The full set of notes is here.

But if you wish to go to the first page of the different sections, then these are the links:
0. Introductory material
1. Curve sketching
2. Complex numbers
3. Differentiation
4. Integration
5. Series
6. Vectors
Problem Sheets


Extra examples for curve sketching.
Checklist for hyperbolic functions.
Proof of the H=hxxhyy-(hxy)2 test (for interest only - not examinable).


Introduction (1 video).
   Video (6.45)
Curves: (4 videos).
   Video (27.43) Slides 1: Polynomials, moduli, exponentials, hyperbolics.
   Video (36.49) Slides 2: Symmetries, envelopes, square roots and ratios of polynomials.
   Video (4.12) Scan: Extra ratios of polynomials case.
   Video (11:21) Scan: Extra examples of square roots of functions.
Complex numbers: (2 videos).
   Video (42.15) Slides 1: Definition, arithmetic, complex exponentials, de Moivre.
   Video (23.21) Slides 2: Roots of complex numbers. Relation with hyperbolic functions.
Differentiation: (5 videos).
   Video (14.22) Slides 1: Introduction, limit definition, notation.
   Video (39.19) Slides 2: Product, chain and quotient rules.
   Video (19.04) Slides 3: Critical points
   Video (27.24) Slides 4: Intro to partial derivatives
   Video (40.49) Slides 5: Surfaces, critical points and classification
Integration: (6 videos).
   Video (19.00) Slides 1: Introductory bits and pieces.
   Video (32.53) Slides 2: Integration by substitution.
   Video (27.39) Slides 3: Integration by partial fractions.
   Video (36.07) Slides 4: Integration by parts.
   Video (43.34) Slides 5: Applications I.
   Video (27.30) Slides 6: Applications II.
Series: (4 videos).
   Video (64.14) Slides 1: Binomial series
   Video (27.38) Slides 2: Taylor's series.
   Video (38.52) Slides 3: d'Alembert's convergence test
   Video (26.17) Slides 4: l'Hôpital's rule
Vectors: (4 videos).
   Video (35.28) Slides 1: Introduction and scalar product
   Video (30.57) Slides 2: Vector product
   Video (34.07) Slides 3: Areas, points and lines.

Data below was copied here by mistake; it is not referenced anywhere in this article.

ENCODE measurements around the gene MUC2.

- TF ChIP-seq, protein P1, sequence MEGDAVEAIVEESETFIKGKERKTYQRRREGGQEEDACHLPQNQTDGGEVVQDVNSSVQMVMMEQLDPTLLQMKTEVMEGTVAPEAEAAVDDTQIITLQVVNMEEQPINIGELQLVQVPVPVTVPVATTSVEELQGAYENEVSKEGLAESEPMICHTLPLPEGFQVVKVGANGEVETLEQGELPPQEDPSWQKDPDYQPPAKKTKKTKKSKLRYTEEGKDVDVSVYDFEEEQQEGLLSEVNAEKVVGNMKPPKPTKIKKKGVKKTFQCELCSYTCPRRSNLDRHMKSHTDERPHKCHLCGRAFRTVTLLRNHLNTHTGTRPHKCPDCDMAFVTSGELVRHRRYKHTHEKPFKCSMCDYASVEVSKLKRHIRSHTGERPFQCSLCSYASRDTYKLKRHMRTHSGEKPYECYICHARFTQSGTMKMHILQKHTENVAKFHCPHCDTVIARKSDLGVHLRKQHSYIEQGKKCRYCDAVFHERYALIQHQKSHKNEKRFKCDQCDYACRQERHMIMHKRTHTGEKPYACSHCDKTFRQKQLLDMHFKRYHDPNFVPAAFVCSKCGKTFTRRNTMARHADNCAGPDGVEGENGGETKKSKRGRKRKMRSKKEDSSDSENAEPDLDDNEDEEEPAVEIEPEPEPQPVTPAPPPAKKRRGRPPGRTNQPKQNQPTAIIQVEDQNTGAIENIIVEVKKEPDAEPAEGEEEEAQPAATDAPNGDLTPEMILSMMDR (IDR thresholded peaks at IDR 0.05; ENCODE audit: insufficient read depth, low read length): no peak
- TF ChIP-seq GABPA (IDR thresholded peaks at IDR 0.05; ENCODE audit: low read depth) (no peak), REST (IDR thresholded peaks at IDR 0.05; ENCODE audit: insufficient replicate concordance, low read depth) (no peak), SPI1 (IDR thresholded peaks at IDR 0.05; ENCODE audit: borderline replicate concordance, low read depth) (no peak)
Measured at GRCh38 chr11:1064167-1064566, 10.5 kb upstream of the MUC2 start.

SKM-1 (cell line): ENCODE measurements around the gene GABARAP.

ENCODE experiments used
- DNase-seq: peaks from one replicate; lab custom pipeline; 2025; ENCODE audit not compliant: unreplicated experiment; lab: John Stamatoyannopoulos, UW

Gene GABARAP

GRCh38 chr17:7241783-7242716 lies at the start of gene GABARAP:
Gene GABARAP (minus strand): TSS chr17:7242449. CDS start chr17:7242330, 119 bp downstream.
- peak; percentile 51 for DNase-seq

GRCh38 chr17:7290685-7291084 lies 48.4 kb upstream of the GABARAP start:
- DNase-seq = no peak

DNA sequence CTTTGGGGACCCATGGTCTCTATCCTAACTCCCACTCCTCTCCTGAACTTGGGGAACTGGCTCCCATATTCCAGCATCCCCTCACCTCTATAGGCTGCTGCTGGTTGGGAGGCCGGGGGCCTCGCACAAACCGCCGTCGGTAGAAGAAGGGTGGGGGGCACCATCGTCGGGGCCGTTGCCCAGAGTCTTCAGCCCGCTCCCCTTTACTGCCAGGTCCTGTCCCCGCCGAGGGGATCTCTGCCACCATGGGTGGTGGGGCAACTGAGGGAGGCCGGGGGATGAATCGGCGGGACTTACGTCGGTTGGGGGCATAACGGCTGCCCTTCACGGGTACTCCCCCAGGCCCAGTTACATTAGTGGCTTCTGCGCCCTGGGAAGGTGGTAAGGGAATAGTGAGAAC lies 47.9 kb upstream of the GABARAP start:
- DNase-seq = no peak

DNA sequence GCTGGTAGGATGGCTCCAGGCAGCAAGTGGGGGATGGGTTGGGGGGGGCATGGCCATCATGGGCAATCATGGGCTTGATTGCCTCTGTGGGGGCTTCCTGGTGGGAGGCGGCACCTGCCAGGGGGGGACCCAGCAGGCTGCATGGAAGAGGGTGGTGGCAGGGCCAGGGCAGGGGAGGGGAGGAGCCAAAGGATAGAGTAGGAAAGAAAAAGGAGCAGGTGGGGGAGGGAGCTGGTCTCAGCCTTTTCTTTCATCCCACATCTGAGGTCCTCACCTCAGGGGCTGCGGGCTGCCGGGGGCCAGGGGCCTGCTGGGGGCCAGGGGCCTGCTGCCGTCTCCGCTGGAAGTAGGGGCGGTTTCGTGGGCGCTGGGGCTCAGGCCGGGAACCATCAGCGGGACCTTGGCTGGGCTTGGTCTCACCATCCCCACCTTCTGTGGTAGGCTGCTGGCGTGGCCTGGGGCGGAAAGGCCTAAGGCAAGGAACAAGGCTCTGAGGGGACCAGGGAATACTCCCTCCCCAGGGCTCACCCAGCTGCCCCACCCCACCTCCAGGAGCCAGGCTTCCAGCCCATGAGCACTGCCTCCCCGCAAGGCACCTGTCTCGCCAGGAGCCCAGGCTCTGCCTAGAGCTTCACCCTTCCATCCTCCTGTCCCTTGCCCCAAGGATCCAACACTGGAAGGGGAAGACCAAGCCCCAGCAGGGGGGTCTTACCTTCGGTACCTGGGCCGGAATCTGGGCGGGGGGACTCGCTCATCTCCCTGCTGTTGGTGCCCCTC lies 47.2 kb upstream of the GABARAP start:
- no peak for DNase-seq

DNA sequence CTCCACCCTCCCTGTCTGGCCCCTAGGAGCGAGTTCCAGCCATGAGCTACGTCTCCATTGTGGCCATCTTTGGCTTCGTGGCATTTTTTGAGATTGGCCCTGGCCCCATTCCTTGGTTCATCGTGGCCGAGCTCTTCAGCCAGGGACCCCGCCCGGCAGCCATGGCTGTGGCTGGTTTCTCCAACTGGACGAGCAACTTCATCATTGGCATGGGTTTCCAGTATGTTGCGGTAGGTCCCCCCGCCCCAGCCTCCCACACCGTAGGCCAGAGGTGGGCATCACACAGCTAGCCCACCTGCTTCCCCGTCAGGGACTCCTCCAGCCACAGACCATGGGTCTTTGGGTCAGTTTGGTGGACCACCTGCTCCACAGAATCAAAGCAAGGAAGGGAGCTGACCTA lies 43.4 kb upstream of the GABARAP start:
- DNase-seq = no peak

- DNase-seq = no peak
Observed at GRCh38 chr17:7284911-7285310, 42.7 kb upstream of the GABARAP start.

Video (27.13) Slides 4: Points and planes. Some generalities.  


Solving a cubic which often needs complex numbers. Tartaglia, del Ferro, Cardano, Ferrari et al.(36 minutes)
Multiplication and division of complex numbers. (7:01)
Roots of complex numbers despite the title of the video! (16:05)
Euler's identity as expounded by a viola-playing friend of mine. (5:19)
Introduction to partial differentiation (18:21)
Taylor's series. The initial motivation is a little different from mine. (12:42)
Integration (partial fractions). Not so keen on the last example. (50:05)
Integration (polar coordinates). Integrating the Gaussian, but please please please don't expect me to do it this way! (4:46)
Newton-Raphson. There are many interesting things in this video. Probably it is better to watch this after knowing what the method is. (26:05)


Past papers may be obtained from the library webpages although the following links are the originals, rather than library scans.

paper , outline solutions, feedback .
2019/20 paper , outline solutions, feedback .
2020/21 paper , outline solutions, feedback .
2021/22 paper , outline solutions, feedback .
2022/23 paper , outline solutions,

There is a scanned version of the exam formula book here. (This is the new 2019/2020 version).


The University will be supplying calculators for the Mathematics exams. Currently (i.e. September 2018) the designated species is the Casio FX-85ES. Further information on functionality may be found here.


Essentially anything with the words "Engineering Mathematics" in the title is likely to be sound. So Glyn James, Stroud, Kreyszig, Croft and Davidson, Kuldeep Singh are all excellent.

Beware of the word "Advanced", as in "Advanced Engineering Mathematics" because some of these are seriously advanced. So check the contents pages. In fact, in book titles, the word "Elementary" doesn't always accord with the standard dictionary definition, and occasionally "An Introduction to..." requires you to have gained a PhD prior to even contemplating the merest possibility of looking inside the cover. So always check the index first. You've been warned.

HOWEVER, my advice is to check out some of these books in the Library prior to purchasing anything. Some people get on with Stroud but hate Croft, for example, whereas others feel precisely the opposite. Always check prices on

You will generally find that textbooks have little to say about curve-sketching.

Last updated: 6th November 2022.